Pico Canyon oilfield brought pipelines, refineries and Chevron.


After the 1859 first commercial U.S. oil discovery in Pennsylvania, America’s earliest petroleum exploration companies were attracted to California’s natural oil seeps. Small but promising discoveries of “black gold” following the Civil War led to the state’s first gusher in 1876 — and the launching of the California petroleum industry.

Pico Canyon, less than 35 miles north of Los Angeles, produced limited amounts of crude oil as early as 1855, but there was no market for the oil, which was produced near natural oil seeps. The first California oil boom arrived a decade later in the northern part of the state — drilled near seeps.

Humboldt County Oil

Completed in 1865 by the Old Union Matolle Company, the Humboldt County oil well produced near the aptly named Petrolia. The oilfield discovery quickly attracted some of America’s earliest exploration companies.

Detail of a 1908 Humboldt County Oil Ma" that includes post-Civil War wells that attracted more drilling and commercial wells by 1892.

Detail of a 1908 “Map of Humboldt County Oil Lands” includes post-Civil War commercial oil wells that attracted more drilling to northern California. Map courtesy Humboldt County Map Collection, Cal Poly Humboldt Library Special Collection.

A California historical marker (no. 543) dedicated on November 10, 1955 declared:

California’s First Drilled Oil Wells — California’s first drilled oil wells producing crude to be refined and sold commercially were located on the north fork of the River approximately three miles east of here. The Old Union Mattole Oil Company made its first shipment of oil from here in June 1865 to a San Francisco refinery. Many old well heads remain today.

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Although the “Old Union well” initially yielded about 30 barrels of high quality oil, production declined to one barrel of oil day and the prospect was abandoned, according to K.R. Aalto, a geologist at Humboldt State University.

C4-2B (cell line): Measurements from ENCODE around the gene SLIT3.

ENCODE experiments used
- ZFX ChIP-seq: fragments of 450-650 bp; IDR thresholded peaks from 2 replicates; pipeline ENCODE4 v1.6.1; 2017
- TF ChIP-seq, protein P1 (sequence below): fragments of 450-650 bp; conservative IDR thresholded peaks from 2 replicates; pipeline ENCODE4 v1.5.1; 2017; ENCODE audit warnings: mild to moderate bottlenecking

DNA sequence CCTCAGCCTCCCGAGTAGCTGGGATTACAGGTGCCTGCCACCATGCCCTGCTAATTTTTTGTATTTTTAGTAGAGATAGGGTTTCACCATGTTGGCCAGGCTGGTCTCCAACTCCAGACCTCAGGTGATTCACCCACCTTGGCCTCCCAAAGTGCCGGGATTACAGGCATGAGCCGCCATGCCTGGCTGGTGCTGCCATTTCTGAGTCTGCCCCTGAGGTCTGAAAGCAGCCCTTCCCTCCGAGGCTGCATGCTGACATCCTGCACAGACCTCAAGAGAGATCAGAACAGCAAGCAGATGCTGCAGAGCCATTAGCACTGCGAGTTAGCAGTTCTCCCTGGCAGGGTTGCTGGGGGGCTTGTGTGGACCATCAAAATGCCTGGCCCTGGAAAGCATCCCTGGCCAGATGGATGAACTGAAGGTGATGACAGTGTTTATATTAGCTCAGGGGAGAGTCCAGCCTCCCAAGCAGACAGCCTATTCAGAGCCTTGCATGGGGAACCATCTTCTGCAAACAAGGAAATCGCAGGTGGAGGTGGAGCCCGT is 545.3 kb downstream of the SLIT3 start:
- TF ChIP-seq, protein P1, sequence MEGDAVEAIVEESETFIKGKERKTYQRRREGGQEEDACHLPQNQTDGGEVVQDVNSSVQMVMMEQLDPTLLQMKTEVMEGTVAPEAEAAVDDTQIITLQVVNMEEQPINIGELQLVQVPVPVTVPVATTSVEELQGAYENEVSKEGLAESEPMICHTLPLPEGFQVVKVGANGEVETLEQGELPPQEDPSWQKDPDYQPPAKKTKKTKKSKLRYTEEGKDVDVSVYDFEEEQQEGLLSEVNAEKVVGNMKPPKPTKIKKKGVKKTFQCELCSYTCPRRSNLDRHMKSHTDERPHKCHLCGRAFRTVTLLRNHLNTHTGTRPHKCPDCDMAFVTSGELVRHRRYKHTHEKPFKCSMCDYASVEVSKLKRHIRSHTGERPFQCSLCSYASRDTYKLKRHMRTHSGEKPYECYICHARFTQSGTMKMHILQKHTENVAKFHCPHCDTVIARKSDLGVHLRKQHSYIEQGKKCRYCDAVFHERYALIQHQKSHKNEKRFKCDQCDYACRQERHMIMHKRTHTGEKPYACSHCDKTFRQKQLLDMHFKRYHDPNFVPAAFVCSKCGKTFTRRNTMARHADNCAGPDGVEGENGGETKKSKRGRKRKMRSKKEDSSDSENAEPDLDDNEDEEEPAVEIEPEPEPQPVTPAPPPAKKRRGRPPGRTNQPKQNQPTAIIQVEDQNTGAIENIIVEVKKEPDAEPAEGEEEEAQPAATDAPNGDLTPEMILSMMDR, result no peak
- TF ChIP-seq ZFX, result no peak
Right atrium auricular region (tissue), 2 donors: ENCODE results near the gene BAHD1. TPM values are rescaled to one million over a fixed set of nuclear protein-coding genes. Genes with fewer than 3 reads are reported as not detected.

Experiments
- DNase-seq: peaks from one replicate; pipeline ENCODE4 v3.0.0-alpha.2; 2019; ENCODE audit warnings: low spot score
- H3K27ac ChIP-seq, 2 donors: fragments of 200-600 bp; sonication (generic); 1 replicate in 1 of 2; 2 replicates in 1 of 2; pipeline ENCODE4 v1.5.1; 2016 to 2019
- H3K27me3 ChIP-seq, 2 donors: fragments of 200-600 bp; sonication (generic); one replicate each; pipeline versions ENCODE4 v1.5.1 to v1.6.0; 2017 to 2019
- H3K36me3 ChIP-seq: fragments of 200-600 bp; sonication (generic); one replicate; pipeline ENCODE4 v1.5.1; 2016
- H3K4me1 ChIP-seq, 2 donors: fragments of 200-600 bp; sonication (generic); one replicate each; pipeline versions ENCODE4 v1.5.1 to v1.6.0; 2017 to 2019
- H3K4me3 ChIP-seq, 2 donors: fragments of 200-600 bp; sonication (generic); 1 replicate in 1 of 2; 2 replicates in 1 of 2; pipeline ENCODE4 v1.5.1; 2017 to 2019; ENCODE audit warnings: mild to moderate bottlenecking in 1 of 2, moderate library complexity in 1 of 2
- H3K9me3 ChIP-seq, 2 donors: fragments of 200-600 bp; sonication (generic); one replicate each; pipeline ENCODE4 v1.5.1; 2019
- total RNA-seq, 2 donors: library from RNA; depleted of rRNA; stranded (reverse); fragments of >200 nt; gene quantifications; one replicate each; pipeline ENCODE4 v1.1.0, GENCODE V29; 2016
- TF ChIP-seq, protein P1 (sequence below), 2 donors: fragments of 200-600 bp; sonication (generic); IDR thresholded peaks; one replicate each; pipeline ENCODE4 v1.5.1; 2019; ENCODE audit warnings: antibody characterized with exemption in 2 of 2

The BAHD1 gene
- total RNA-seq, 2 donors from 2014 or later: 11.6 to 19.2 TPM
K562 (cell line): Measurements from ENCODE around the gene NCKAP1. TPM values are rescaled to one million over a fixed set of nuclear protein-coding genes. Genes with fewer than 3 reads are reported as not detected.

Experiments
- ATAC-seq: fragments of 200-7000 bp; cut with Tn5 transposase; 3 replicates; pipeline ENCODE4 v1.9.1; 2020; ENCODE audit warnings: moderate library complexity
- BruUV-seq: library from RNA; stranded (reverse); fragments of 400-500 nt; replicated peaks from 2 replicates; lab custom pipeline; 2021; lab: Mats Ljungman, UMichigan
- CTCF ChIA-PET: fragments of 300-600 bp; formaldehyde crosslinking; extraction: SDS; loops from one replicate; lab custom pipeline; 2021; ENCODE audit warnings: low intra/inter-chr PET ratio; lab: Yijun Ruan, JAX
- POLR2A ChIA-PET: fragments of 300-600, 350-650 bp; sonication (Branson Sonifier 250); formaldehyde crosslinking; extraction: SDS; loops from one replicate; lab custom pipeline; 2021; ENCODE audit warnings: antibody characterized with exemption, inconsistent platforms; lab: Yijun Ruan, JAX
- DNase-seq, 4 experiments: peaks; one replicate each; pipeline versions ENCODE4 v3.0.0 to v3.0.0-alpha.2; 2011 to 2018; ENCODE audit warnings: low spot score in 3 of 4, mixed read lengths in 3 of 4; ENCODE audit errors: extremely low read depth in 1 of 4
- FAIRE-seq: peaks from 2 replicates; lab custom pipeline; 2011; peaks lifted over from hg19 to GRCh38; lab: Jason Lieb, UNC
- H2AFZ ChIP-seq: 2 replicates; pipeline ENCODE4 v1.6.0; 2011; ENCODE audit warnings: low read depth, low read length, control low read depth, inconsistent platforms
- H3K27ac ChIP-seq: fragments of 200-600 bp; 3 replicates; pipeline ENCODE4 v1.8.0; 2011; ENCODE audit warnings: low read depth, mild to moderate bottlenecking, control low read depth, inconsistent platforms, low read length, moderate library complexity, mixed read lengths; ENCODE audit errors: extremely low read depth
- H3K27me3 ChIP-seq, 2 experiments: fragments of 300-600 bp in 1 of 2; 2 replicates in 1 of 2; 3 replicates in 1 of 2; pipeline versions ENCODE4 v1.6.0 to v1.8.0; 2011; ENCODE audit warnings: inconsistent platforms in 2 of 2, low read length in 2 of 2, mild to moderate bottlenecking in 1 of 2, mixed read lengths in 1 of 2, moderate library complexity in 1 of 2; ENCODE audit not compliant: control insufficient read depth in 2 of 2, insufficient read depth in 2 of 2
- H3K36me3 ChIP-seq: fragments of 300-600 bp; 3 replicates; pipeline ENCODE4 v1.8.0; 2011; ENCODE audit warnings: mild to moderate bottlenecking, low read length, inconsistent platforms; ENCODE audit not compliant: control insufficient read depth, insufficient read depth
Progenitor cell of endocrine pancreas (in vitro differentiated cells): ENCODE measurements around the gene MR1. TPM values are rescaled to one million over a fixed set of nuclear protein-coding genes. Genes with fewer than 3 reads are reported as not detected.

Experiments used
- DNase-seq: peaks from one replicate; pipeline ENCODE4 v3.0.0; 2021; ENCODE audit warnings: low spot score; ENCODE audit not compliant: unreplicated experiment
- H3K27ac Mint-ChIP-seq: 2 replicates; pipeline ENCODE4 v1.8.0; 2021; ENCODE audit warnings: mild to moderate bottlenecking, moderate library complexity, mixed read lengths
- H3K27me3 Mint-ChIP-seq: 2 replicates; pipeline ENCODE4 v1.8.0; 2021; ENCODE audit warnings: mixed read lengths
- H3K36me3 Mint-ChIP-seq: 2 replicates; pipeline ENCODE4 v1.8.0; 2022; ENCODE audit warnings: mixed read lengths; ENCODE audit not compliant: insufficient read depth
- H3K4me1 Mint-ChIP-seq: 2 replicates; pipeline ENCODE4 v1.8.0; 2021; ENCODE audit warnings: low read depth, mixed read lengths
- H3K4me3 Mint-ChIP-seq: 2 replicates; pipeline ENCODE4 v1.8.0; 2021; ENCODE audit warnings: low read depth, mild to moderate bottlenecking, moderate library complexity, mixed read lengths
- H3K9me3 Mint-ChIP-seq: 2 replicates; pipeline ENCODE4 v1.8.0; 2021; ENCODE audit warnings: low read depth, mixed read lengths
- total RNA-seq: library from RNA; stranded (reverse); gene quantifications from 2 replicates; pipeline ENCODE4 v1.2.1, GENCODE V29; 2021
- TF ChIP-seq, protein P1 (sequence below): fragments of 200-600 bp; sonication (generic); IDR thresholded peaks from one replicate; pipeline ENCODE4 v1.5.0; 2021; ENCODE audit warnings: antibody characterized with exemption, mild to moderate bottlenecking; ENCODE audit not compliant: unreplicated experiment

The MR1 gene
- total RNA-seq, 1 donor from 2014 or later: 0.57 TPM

The Humboldt County well in what became the oilfield, “attracted interest and investment among oilmen because of the abundance of oil and gas seeps throughout that region,” Aalto noted in his 2011 article in Oil-Industry History. But the California petroleum industry truly began to the south, at Pico Canyon Oilfield, a few miles west of Newhall.

Pico Canyon Well No. 4

In Pico Canyon of the Santa Susana Mountains, Charles Mentry of the California Star Oil Works Company drilled three wells in 1875 and 1876 that showed promise. The first West Coast oil gusher arrived with his fourth well and helped established a major oil company.

Pico Well No. 4 in 1877, and early California oil well.

The steam boiler and cable-tools, including the “walking beam,” of Pico Well No. 4 in 1877. Photo by Carleton Watkins courtesy Los Angeles Public Library Photo Collection.

Drilling with a steam-powered cable-tool rig in an area known for its many oil seeps, Mentry discovered the Pico Canyon oilfield north of Los Angeles. California’s first truly commercial oil well, the Pico Well No. 4 gusher of September 26, 1876, prompted more development, including pipeline construction and an oil refinery for producing kerosene.

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According to an article in the Los Angeles Times, the well initially produced 25 barrels a day from 370 feet. Mentry improvised many of his cable tools, including making a drill-stem out of old railroad-car axles he welded together.

“The railroad had not then been completed, there was no road into the canyon, water was almost unattainable, and there were no adequate tools or machinery to be had,” noted the Times article.

Newhall Refinery

California Star Oil Works deepened the well to 560 feet, increasing daily production by 125 barrels, and constructed its pipeline from Pico Canyon to the newly built refinery in Newhall, just south of Santa Clarita.

California commercial oil refinery, circa 1880s.

By 1880, California’s first commercial refinery processed oil from its first commercial oil well to make kerosene and other products. Photo courtesy the Santa Clarita Valley Historical Society.